When asked how to define lean management, Jeffrey K. Liker, one of the world’s leading experts in lean management, doesn’t stumble one bit: “The permanent struggle to flow value to each customer.”
Liker, a Professor of Industrial and Operations Engineering at the University of Michigan, became interested in Japanese manufacturing in 1982 when American auto companies saw a huge gap in their ability to profit from small cars. The increases in gas prices had been big, and the demand for small cars had grown substantially.
“The U.S. auto companies were not prepared to compete. They were making big trucks and big things. The Japanese were making profits on the small vehicles. The Americans were also discovering that the quality of the Japanese cars was much better,” Liker explains.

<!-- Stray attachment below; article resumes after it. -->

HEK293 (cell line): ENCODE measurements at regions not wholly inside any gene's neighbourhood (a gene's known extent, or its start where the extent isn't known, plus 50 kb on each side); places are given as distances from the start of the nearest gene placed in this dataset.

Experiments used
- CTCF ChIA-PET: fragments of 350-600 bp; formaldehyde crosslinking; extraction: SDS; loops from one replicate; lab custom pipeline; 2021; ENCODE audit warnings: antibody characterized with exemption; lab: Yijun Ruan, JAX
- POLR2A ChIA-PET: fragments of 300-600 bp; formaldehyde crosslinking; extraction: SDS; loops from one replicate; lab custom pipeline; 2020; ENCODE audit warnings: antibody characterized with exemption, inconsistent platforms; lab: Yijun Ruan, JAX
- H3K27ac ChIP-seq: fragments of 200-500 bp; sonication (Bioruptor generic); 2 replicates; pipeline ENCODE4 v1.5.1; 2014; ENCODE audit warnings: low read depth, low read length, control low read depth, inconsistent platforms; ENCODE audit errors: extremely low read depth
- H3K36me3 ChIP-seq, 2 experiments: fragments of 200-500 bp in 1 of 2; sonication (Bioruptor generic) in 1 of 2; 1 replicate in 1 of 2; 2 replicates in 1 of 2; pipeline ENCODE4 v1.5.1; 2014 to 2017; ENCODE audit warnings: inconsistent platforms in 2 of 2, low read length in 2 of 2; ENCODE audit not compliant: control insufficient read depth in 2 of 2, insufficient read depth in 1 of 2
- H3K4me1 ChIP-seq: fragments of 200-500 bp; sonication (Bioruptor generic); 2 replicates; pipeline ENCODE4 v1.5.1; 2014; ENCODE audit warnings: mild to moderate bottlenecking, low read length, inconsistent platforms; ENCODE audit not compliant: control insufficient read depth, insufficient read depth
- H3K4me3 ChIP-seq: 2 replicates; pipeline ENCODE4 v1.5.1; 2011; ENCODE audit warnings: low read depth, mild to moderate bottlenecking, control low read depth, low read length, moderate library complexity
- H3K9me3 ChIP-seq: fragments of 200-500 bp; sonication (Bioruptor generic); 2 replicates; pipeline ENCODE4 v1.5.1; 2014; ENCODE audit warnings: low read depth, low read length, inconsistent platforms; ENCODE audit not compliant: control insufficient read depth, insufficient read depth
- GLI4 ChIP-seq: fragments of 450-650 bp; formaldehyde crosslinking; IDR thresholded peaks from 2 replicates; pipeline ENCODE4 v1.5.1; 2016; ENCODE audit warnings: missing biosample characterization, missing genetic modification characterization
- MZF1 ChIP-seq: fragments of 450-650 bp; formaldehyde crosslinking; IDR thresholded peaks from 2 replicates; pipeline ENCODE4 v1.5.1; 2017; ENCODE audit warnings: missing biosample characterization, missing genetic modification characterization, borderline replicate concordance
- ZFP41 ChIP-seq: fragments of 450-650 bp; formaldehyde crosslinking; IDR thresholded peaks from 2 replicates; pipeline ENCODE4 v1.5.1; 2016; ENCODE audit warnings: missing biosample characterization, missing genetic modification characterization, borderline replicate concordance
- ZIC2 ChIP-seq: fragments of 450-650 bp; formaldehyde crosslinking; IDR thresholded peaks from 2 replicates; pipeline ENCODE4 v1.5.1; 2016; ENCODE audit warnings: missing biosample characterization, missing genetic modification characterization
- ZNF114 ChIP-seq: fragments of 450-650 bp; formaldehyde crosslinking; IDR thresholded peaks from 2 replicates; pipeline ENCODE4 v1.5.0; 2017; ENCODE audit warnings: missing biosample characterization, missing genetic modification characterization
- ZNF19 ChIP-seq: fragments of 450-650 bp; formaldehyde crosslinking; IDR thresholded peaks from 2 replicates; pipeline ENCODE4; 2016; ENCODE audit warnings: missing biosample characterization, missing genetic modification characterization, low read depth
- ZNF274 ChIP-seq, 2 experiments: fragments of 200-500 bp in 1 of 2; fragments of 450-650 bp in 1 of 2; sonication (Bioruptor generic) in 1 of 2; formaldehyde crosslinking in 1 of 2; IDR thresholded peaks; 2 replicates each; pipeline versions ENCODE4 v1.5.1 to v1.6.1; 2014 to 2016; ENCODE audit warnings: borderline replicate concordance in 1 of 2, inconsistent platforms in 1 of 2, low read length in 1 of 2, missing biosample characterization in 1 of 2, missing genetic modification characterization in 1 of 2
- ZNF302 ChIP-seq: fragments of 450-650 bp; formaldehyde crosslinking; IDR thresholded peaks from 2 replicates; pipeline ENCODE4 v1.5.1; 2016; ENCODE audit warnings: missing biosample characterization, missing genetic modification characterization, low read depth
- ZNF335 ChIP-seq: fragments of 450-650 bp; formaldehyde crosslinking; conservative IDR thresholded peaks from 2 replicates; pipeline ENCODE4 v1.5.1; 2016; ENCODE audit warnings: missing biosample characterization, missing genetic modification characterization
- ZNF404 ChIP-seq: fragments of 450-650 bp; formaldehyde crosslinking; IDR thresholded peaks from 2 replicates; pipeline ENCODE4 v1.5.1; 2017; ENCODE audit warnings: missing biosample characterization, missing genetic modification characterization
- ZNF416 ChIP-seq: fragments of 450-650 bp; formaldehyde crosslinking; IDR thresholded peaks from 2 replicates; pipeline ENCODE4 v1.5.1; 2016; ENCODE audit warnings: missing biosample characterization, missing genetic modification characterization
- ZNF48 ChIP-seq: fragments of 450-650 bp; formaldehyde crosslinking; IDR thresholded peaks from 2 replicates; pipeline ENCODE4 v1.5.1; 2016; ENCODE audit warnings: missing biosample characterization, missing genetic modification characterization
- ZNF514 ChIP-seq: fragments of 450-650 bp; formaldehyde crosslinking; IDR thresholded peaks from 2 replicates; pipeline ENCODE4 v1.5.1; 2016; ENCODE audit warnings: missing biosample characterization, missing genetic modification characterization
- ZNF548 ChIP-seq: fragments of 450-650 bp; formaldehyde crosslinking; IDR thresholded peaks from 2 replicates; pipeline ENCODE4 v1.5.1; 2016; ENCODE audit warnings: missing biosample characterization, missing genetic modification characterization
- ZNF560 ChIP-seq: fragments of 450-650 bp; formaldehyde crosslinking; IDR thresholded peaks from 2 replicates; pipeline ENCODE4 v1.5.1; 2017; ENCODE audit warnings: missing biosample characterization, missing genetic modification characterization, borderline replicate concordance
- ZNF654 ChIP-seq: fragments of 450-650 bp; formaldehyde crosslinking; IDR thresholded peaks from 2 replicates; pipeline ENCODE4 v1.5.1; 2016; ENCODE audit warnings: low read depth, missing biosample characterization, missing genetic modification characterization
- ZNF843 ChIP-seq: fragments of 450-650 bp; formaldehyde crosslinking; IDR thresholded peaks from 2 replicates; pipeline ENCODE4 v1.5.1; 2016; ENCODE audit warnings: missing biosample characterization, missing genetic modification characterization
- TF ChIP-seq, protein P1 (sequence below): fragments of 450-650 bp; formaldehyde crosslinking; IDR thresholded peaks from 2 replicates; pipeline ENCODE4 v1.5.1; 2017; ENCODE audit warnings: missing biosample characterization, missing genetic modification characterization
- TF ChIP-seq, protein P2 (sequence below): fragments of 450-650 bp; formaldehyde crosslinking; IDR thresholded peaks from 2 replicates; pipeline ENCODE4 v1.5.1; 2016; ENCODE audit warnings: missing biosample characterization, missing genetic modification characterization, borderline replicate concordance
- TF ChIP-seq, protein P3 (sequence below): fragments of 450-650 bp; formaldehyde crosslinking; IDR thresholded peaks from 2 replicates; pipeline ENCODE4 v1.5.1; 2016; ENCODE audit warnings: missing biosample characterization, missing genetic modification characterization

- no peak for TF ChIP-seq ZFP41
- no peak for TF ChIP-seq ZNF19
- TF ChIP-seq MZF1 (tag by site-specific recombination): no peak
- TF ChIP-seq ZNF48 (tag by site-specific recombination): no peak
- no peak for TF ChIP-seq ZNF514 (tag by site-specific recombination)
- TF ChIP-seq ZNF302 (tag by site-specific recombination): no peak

“The term “lean” was not introduced for several years,” he continues.
The differences found between the Japanese and American ways of management thinking on quality were huge. That led to new approaches in quality management that later led to the development of what is now called the lean movement.
To hear what Jeff Liker considers to be the bad sides of lean management and many other great thoughts regarding the topic, see our video interview with Mr. Liker above and read the article Lean Management: Positive Paradoxes That Help Organizations Succeed.